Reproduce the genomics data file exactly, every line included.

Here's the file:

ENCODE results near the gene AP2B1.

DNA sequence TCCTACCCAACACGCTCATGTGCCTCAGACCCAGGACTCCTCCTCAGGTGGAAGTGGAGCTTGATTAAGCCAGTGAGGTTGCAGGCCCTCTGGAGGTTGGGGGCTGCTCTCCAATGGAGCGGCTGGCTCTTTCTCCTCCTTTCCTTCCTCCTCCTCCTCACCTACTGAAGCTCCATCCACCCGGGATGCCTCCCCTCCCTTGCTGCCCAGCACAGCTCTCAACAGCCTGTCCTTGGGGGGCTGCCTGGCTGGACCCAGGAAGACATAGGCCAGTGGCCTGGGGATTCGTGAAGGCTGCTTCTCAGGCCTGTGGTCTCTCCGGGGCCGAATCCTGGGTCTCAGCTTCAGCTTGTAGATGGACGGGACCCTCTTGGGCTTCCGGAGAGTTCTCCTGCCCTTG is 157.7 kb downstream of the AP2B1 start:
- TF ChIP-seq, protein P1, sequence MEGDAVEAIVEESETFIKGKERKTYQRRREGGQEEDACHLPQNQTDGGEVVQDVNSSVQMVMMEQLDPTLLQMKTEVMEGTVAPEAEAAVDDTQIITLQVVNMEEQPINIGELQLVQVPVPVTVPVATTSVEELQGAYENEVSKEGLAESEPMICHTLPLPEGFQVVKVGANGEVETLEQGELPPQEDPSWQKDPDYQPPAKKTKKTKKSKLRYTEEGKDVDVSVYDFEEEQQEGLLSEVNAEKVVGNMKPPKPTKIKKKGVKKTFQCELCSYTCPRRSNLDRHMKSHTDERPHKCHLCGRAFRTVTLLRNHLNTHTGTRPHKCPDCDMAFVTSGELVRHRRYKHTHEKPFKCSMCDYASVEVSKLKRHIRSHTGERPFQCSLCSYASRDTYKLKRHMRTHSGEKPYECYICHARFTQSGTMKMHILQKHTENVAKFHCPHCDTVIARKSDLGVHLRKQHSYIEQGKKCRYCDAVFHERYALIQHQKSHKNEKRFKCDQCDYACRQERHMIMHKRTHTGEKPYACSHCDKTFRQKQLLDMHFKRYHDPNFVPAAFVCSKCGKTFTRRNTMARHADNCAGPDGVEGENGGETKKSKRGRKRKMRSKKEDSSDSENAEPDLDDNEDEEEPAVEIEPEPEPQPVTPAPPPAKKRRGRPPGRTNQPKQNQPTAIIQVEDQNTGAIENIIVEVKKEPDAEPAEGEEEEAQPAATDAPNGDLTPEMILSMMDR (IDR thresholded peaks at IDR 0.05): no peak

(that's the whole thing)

ENCODE results near the gene AP2B1.

DNA sequence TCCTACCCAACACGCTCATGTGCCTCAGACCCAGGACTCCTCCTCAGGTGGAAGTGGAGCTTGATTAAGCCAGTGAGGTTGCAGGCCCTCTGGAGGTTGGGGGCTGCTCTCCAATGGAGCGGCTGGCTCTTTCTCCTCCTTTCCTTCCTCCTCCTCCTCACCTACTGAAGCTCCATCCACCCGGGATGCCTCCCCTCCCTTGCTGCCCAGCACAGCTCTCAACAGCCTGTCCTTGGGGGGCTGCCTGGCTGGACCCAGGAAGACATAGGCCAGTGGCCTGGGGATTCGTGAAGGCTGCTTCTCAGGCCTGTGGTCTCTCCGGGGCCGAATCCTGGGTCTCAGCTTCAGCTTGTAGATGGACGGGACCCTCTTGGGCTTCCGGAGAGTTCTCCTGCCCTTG is 157.7 kb downstream of the AP2B1 start:
- TF ChIP-seq, protein P1, sequence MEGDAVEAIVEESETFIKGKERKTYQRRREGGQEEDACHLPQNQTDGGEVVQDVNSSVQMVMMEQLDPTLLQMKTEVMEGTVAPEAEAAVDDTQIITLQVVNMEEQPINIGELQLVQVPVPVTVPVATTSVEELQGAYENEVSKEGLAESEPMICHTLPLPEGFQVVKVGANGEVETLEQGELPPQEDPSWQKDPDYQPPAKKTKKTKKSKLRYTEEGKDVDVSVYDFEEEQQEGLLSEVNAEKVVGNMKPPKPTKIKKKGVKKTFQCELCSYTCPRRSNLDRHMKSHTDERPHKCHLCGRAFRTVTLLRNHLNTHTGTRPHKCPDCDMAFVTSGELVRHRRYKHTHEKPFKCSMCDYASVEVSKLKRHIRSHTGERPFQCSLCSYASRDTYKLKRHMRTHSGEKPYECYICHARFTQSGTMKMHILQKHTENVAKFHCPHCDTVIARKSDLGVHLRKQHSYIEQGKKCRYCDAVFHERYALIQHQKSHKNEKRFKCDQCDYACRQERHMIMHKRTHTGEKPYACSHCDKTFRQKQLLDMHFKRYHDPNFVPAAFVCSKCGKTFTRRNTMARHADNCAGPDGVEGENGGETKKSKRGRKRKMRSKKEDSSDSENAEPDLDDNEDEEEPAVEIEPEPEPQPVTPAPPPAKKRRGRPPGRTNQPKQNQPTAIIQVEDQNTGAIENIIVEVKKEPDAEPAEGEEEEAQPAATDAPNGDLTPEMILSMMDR (IDR thresholded peaks at IDR 0.05): no peak